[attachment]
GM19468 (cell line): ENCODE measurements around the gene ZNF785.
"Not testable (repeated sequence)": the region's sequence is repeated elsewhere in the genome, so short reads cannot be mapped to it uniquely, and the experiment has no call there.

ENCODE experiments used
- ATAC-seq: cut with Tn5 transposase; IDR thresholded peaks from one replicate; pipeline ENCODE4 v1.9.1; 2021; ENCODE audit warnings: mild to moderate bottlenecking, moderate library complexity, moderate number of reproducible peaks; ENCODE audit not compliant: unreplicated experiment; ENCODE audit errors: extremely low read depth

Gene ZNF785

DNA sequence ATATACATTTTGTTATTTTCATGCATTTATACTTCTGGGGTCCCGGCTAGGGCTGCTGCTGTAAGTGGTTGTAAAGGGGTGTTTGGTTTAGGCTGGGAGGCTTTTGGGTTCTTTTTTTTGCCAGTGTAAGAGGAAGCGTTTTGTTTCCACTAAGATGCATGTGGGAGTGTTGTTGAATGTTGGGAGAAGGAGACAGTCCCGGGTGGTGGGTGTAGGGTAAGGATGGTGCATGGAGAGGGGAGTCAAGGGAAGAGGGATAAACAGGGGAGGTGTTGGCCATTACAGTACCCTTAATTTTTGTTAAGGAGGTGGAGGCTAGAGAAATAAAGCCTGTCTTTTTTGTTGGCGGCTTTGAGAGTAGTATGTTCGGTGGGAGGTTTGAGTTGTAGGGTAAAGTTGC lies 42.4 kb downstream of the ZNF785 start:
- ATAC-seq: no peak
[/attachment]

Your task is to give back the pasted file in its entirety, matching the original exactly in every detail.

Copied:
GM19468 (cell line): ENCODE measurements around the gene ZNF785.
"Not testable (repeated sequence)": the region's sequence is repeated elsewhere in the genome, so short reads cannot be mapped to it uniquely, and the experiment has no call there.

ENCODE experiments used
- ATAC-seq: cut with Tn5 transposase; IDR thresholded peaks from one replicate; pipeline ENCODE4 v1.9.1; 2021; ENCODE audit warnings: mild to moderate bottlenecking, moderate library complexity, moderate number of reproducible peaks; ENCODE audit not compliant: unreplicated experiment; ENCODE audit errors: extremely low read depth

Gene ZNF785

DNA sequence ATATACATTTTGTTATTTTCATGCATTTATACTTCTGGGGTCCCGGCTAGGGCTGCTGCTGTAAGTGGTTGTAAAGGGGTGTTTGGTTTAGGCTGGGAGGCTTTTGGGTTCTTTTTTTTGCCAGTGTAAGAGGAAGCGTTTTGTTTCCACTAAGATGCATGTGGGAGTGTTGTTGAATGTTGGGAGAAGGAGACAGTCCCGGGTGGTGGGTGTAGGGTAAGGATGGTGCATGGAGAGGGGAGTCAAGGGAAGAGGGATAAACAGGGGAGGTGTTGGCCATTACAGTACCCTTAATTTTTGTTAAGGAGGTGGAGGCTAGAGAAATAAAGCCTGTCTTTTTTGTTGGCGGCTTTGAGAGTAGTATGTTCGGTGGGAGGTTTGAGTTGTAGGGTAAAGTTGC lies 42.4 kb downstream of the ZNF785 start:
- ATAC-seq: no peak